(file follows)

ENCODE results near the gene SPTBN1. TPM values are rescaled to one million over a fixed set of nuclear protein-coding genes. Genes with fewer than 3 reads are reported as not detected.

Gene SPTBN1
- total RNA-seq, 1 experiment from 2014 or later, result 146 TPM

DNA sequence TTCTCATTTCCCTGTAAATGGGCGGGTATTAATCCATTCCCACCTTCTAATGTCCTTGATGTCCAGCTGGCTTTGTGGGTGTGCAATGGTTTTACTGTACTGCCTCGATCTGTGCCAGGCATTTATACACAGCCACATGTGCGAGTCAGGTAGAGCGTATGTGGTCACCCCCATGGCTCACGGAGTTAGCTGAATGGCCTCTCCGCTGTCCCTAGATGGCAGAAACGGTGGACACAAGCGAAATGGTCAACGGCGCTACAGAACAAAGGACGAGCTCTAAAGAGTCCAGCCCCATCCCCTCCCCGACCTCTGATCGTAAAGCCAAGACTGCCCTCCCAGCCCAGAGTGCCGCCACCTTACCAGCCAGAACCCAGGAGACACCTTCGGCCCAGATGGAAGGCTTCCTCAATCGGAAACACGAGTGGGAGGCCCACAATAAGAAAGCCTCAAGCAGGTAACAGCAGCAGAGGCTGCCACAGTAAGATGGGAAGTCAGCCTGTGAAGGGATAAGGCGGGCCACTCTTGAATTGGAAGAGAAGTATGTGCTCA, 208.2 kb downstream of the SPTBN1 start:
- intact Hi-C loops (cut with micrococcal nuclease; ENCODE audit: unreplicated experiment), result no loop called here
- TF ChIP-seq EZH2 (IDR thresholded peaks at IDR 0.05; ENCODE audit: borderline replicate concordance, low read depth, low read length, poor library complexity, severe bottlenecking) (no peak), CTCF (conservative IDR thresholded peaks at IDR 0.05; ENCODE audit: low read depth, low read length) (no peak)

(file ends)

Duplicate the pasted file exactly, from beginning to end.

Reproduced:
ENCODE results near the gene SPTBN1. TPM values are rescaled to one million over a fixed set of nuclear protein-coding genes. Genes with fewer than 3 reads are reported as not detected.

Gene SPTBN1
- total RNA-seq, 1 experiment from 2014 or later, result 146 TPM

DNA sequence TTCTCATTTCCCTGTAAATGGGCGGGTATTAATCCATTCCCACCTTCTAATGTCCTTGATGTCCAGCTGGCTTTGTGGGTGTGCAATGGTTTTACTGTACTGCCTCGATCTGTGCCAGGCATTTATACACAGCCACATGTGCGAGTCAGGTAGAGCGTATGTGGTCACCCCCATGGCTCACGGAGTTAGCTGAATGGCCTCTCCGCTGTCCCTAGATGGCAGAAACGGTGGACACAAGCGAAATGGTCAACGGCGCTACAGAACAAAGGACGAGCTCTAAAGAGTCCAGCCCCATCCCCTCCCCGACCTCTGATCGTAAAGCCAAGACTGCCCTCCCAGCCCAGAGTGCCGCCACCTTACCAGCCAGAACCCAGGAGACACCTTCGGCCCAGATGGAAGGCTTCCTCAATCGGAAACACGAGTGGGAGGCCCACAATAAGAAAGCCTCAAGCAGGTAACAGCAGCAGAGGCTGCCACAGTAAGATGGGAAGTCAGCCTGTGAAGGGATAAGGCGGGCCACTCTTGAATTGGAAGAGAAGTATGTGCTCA, 208.2 kb downstream of the SPTBN1 start:
- intact Hi-C loops (cut with micrococcal nuclease; ENCODE audit: unreplicated experiment), result no loop called here
- TF ChIP-seq EZH2 (IDR thresholded peaks at IDR 0.05; ENCODE audit: borderline replicate concordance, low read depth, low read length, poor library complexity, severe bottlenecking) (no peak), CTCF (conservative IDR thresholded peaks at IDR 0.05; ENCODE audit: low read depth, low read length) (no peak)